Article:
Sometimes the most affective approach is one we wouldn't expect
In our culture, we're often taught to rush, force, and contort ourselves. Harder, faster, stronger. When we hurt, we dig in deep to those muscles. No pain, no gain. We don't like how something is so we try to change it to make it fit, or maybe we deny it's existence entirely. (Toxic positivity, anyone?) Maybe we build up walls or brusk defenses. That'll keep those perpetrators out.
All of this is understandable. This is what we've absorbed by osmosis about how to approach life. It's also very human of us to puff up and protect, shut down, or put up walls when we don't feel safe. Sometimes that is exactly what we needed to survive a certain situation. We can be grateful that those survival mechanisms helped us at times when we really needed them.
Then, many times, we get to a point where we are safe, and those strategies become maladaptive. We can continue as is, or we can try for another way.
Sometimes the thing we need most is gentleness. Softness, ease and safety surrounding us, can help us let down our guard and receive the healing we've needed. One of my former business coaches and teachers Mark Silver used to say that gentleness is the antidote to anger. This was a startling ah ha for me. As I began practicing it, I realized that gentleness disarms the anger. There is no longer anything for the anger to fight against. Gentleness also reflects back how hard we've been trying to protect ourselves from getting hurt. As the anger no longer has to defend, our soft underbelly, the tender vulnerability hidden within gets revealed. But we aren't left out in the cold. That gentleness also holds and cradles that vulnerability, airs it out, and soothes the pain. I've seen this happen on all levels, physically with tight muscles that release with gentle touch, and mentally and emotionally as well.
Are there places in your life where you could benefit from offering yourself more gentleness?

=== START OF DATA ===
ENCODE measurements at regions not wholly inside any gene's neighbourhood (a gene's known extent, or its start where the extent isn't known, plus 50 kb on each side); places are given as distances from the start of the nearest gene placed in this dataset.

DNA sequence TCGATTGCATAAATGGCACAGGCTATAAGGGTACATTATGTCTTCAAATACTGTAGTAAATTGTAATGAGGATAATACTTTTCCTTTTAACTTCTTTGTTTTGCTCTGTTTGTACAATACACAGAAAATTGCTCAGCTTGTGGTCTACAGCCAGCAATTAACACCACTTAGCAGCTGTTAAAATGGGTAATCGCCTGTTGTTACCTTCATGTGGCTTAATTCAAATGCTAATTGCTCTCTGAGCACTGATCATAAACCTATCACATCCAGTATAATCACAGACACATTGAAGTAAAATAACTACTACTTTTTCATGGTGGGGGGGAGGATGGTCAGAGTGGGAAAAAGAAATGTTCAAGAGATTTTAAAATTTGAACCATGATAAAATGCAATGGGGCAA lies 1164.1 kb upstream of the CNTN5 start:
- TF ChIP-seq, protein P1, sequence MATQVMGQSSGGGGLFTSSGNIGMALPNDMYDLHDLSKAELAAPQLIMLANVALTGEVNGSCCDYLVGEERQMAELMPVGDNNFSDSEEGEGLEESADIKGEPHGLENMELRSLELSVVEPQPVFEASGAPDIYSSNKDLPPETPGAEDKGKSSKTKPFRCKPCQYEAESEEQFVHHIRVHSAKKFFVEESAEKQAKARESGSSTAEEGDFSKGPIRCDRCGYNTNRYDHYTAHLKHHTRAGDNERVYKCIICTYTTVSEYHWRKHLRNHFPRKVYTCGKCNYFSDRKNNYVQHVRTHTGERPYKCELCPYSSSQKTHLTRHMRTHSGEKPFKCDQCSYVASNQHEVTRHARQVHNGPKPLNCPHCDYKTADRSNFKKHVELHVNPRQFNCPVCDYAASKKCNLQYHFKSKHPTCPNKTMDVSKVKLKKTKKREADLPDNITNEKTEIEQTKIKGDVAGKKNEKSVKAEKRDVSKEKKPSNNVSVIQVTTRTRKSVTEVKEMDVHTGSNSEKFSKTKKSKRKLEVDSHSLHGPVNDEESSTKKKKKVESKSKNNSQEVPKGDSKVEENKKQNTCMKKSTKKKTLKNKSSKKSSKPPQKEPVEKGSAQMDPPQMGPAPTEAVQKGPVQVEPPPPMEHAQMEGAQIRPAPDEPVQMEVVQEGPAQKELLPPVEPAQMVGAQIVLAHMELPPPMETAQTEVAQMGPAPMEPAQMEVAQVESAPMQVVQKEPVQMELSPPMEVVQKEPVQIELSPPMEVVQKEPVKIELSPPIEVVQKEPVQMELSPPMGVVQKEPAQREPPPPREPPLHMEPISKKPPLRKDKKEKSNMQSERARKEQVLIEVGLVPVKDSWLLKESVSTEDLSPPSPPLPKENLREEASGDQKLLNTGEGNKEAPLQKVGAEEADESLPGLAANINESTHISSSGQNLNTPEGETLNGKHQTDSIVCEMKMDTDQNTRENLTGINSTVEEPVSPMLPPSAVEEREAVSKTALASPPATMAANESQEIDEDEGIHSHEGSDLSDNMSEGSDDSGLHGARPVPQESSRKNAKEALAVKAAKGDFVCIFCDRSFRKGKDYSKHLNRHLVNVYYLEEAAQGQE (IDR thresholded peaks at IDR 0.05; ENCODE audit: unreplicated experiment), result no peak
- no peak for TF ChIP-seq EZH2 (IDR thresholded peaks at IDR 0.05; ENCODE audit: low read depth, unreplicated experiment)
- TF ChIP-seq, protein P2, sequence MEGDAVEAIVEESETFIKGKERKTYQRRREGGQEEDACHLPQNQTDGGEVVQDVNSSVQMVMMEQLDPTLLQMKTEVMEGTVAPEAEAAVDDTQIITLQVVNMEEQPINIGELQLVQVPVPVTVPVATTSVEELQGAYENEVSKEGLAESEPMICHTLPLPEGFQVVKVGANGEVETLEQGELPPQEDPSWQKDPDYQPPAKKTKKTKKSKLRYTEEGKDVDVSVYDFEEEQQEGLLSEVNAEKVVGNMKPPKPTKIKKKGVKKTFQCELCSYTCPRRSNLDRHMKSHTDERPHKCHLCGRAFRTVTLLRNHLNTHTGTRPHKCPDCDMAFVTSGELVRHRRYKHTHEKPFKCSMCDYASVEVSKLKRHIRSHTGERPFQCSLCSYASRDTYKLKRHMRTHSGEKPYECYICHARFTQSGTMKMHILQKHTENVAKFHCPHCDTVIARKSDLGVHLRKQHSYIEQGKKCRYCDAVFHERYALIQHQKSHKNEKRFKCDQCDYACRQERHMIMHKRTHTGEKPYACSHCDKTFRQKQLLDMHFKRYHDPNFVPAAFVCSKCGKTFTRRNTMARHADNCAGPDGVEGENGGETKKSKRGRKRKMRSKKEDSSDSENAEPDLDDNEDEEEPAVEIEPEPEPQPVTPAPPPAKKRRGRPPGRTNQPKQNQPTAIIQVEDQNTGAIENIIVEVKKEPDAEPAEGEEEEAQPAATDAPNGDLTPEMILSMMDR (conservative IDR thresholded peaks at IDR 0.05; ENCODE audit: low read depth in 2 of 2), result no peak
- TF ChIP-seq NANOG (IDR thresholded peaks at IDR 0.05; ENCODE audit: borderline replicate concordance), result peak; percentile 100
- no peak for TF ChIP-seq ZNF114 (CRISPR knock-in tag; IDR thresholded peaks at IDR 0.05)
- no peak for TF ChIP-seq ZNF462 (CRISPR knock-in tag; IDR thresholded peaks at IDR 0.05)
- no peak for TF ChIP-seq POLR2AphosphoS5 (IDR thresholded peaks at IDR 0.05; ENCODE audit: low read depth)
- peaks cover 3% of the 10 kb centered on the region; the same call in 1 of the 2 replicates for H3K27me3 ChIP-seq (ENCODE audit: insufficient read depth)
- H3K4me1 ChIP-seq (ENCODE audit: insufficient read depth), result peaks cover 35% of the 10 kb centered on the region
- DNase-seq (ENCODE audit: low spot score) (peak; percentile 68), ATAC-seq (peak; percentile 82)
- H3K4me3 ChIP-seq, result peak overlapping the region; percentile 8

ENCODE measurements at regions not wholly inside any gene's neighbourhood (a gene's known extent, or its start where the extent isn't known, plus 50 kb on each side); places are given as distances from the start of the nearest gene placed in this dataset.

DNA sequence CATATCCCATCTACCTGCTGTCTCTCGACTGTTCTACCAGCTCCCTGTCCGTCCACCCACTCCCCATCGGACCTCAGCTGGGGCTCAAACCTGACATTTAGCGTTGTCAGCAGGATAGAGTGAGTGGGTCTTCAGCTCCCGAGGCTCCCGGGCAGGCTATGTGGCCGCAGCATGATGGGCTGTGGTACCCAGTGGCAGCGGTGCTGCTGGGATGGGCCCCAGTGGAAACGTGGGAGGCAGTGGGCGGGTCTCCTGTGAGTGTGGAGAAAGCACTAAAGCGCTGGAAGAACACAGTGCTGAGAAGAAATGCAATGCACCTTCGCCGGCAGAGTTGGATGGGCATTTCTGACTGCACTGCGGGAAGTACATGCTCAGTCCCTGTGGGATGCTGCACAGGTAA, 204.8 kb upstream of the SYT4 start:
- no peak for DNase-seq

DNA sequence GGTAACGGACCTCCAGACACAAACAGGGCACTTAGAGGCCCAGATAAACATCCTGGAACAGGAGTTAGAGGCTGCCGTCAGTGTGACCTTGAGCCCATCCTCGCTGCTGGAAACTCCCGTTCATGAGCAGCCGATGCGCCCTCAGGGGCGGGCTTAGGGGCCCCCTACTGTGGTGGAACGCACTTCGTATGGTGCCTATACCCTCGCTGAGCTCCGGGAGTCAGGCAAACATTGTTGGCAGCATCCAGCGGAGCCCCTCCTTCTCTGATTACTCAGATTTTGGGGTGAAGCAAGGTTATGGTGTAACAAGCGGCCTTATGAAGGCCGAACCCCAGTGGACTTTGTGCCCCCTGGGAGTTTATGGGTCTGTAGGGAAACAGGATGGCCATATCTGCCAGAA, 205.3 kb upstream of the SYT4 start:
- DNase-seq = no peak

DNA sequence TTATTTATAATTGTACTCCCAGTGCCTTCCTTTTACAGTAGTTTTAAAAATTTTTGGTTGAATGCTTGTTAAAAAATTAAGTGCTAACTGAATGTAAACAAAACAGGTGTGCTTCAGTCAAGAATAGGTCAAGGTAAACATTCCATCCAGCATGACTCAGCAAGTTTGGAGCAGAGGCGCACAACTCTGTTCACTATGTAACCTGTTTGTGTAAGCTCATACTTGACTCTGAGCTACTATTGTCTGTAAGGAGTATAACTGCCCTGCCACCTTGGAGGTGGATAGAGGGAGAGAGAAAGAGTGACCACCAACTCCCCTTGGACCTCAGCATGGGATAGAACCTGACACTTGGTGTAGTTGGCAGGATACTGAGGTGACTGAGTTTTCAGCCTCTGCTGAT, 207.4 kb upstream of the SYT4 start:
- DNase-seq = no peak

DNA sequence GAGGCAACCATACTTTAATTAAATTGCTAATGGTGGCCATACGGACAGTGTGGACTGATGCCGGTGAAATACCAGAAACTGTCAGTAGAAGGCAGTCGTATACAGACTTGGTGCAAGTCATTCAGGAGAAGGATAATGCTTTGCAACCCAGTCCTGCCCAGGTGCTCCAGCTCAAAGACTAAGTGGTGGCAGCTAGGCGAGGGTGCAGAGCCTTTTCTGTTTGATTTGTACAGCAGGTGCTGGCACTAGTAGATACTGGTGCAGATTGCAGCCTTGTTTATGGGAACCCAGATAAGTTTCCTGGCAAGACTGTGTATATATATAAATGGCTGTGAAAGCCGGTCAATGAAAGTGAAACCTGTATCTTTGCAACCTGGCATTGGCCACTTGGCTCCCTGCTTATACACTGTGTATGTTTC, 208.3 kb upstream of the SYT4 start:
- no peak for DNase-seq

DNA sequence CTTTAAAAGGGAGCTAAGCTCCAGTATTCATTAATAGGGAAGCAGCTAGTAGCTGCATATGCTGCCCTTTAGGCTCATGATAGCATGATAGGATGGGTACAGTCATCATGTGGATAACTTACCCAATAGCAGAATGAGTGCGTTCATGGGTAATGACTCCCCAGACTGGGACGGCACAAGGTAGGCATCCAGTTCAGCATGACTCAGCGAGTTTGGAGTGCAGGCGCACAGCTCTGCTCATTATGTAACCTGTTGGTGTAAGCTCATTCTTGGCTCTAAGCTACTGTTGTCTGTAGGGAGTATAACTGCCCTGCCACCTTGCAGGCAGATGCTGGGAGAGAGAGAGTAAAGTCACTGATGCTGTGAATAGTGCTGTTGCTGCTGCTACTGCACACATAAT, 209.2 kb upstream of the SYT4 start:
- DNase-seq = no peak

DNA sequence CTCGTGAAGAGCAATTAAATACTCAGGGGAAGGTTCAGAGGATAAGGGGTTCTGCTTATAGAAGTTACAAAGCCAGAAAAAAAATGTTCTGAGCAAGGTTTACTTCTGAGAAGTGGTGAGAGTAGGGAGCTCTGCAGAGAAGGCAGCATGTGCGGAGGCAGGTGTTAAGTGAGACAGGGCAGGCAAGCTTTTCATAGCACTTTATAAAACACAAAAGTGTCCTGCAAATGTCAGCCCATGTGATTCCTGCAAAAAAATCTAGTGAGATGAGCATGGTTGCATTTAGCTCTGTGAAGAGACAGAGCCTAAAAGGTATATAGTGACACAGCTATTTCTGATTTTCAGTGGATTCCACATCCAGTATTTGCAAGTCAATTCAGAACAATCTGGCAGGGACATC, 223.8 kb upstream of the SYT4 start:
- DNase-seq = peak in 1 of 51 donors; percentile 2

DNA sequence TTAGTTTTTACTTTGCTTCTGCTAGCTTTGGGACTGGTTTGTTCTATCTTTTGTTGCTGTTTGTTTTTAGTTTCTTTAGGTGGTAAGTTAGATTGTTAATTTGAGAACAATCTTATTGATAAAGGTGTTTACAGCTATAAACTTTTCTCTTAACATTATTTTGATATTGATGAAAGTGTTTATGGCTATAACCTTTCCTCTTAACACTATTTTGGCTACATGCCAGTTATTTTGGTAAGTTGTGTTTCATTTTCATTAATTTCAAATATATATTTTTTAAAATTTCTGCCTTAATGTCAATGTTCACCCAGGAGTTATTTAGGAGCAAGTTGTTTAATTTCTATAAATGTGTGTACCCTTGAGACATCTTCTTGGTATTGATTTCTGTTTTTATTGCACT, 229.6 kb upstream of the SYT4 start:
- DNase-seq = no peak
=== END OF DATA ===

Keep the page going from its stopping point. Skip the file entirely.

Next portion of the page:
Do you need a safe space where someone can offer that for you? Reach out or book a session online.
Fall is upon us. That means, according to Eastern medicine, it is the season of grief and the lungs. I've been learning a lot about how to hold my own grief in the last year after the passing of my father. I've also been noticing many of my clients facing variations of grief in their own life lately, so I thought it timely to write on this topic.
Firstly, feelings of grief can arise from to a variety of experiences. There are the obvious losses like the passing of a loved one. Then there is disenfranchized grief: losses that aren't widely recognized or supported by society, like the loss of a loved one to suicide, or addiction; loss of a pet, or patient; letting go of an idea of and connection to family due to abuse; loss of an identity, job, or home; loss of hopes and dreams (miscarriage, infertility, divorce, lay offs, the childhood you wish you had had), and more. We might experience anticipatory grief as a loved one declines from illness, or addiction, before the "official" loss actually occurs. There are many shades of grief, contexts of loss. It's helpful to remember that our experience with each scenario will be as unique and multi-faceted as our relationship with that being, dynamic, or aspect of our life.
Our American culture doesn't really create much space for grief in our day-to-day life. The support structures that many of us need aren't woven into the fabric of our social spheres unless we are a part of a community that consciously acknowledges and tends to that aspect of living and dying. It can feel lonely being in a process of grieving, and we may judge ourselves that we should be over it or move on, or that our feelings may not be warranted because it might not compare to someone else's loss/experience. I can't tell you how many times I've heard someone grieving say that once the funeral is over, or a few weeks have passed that many people stopped asking them how they are doing. Most workplaces only offer a few days of time off for bereavement, and some may not offer grace for the sense of "nonfunction" that some people experience following a loss. Not to mention, the alienation that some feel for having a disenfranchized loss, because lots of society doesn't know how to hold the mixture of uncomfortable and conflicting feelings that can arise from a loss related to suicide, or abuse, for example. It's easier for some to not look or talk about it. In turn, it can create a weird feeling in griever, a sort of cognitive dissonance, and a need for someone to "Please, acknowledge the elephant in the room!"
I could go on, but for now, I will offer a few final thoughts and suggestions. Take what resonates, and leave the rest. Since grief is so unique and personal, not everything may speak to you.
For the Griever:
For Those Who Care for Someone Who is Grieving:
Hope this helps if grief is showing up in your life these days. If you are grieving, is there anything else important that needs mentioning? Share with us in the comments.
Lots of care and comfort for you,
Reiki Master Teacher and Owner of Embrace Your Essence